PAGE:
The LWF Blog
Fire Engineering Design and Risk Assessment – Fire Safety Management – Part 16February 17, 2020 2:03 pm
In LWF’s Fire Engineering blog series for Architects and others involved in building design, we have been looking at the activities of a company which are classed as fire safety management. In part 15, we began to look at the role of the fire safety manager and to discuss the responsibilities of the fire safety manager. In part 16, we continue by considering the duties of the fire safety manager that will make up much of their day to day work.
A fire safety manager will be expected to carry out routine maintenance and testing of fire safety equipment, either personally where appropriate, or by bringing in appropriately qualified contractors to do so.
Documentation for the fire safety manual must be kept up to date with the inclusion of documentation for training records, drill records and full details of any ‘near-miss’ events which might have taken place.
It is expected that the fire safety manager will develop a fire strategy appropriate for a particular risk. For example, if production on a manufacturing site changes to necessitate the storage and use of a flammable substance, the fire safety manager will need to investigate the necessary processes and safety implications and put appropriate safeguards into place to mitigate and minimise the potential for fire on the premises.
The fire safety manager should be a ‘Competent Person’ as per the Regulatory Reform (Fire Safety) Order 2005 and seek to ensure compliance with all appropriate codes, regulations, terms or conditions.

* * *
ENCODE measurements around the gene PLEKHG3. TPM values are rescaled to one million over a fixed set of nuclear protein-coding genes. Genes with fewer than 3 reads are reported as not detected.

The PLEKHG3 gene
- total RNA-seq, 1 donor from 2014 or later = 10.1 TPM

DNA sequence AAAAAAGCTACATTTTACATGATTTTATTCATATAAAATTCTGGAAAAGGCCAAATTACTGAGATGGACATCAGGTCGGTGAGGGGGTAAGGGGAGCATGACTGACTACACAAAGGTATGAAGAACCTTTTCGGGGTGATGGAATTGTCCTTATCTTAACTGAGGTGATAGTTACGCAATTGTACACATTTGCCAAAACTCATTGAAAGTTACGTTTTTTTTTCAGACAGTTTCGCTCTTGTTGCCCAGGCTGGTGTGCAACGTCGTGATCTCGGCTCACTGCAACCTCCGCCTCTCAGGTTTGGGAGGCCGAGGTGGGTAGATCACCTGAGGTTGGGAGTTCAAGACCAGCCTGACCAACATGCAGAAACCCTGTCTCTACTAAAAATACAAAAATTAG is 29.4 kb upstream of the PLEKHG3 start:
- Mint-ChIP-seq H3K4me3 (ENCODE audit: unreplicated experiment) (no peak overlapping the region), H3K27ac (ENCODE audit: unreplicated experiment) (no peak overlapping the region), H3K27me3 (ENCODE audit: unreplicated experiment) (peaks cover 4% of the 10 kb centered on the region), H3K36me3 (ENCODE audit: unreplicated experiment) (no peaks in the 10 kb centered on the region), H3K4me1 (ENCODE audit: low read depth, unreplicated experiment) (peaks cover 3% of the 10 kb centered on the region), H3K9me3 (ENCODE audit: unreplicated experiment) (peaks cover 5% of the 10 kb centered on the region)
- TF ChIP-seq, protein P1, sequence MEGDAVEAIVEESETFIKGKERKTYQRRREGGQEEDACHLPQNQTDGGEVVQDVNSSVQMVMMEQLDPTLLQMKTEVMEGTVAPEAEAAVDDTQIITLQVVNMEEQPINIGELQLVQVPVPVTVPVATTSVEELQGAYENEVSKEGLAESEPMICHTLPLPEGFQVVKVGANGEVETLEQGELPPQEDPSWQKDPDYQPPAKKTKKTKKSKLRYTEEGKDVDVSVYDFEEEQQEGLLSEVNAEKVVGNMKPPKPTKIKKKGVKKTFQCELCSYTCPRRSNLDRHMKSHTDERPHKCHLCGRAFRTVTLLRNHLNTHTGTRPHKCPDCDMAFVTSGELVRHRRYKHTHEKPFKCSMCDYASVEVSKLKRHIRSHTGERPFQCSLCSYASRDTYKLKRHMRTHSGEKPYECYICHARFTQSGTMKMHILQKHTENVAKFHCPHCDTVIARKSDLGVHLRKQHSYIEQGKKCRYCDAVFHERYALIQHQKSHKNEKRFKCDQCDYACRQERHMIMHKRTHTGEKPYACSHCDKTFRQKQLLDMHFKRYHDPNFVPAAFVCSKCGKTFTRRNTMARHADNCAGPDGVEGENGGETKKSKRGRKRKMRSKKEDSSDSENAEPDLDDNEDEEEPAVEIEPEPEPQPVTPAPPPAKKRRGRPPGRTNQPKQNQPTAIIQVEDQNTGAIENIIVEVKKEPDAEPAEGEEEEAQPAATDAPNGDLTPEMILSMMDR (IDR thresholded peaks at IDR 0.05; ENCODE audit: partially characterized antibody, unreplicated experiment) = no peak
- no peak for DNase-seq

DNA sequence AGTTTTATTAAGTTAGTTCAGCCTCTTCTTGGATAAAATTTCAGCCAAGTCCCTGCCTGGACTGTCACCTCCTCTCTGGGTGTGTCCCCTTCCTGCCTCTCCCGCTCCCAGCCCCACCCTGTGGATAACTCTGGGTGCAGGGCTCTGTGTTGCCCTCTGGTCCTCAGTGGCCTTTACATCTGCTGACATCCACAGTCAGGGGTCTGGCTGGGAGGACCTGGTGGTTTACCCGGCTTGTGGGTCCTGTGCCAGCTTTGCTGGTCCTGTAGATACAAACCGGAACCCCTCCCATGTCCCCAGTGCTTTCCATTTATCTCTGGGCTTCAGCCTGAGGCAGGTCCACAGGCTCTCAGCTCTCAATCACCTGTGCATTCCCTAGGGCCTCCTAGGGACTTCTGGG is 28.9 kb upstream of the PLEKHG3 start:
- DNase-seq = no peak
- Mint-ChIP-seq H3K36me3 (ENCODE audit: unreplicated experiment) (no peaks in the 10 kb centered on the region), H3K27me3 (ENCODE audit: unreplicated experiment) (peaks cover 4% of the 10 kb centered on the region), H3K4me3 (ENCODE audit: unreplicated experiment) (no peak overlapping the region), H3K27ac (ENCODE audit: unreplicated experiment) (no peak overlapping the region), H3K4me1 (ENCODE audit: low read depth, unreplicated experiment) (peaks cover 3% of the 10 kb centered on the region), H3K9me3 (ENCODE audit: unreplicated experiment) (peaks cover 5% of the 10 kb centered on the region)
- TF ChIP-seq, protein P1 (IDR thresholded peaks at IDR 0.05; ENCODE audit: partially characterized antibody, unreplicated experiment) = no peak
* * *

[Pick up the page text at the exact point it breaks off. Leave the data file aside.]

It is important that the fire safety manager is able to respond promptly to any rare or unanticipated events which could increase the risk of fire or affect current evacuation procedures. If such an event were to occur, it may be necessary for the fire safety manager to limit the number of persons allowed on the premises or even to close the building completely if the situation warrants such action.
The fire safety manager should ensure that they have processes in place to notify any relevant authorities of changes that could affect fire precautions in the building. This could be material changes, such as building works, alterations or additions to the fabric of the building or the changes might be process-led, such as the storage and use of new flammable materials.
In part 17, LWF will look at some additional responsibilities held by the fire safety manager which relate to larger buildings and complexes. In the meantime, if you have any questions about this blog, or wish to discuss your own project with one of our fire engineers, please contact us.
Lawrence Webster Forrest has been working with their clients for over 25 years to produce innovative and exciting building projects. If you would like further information on how LWF and fire strategies could assist you, please contact the LWF office on 0800 410 1130.
While care has been taken to ensure that information contained in LWF’s publications is true and correct at the time of publication, changes in circumstances after the time of publication may impact on the accuracy of this information.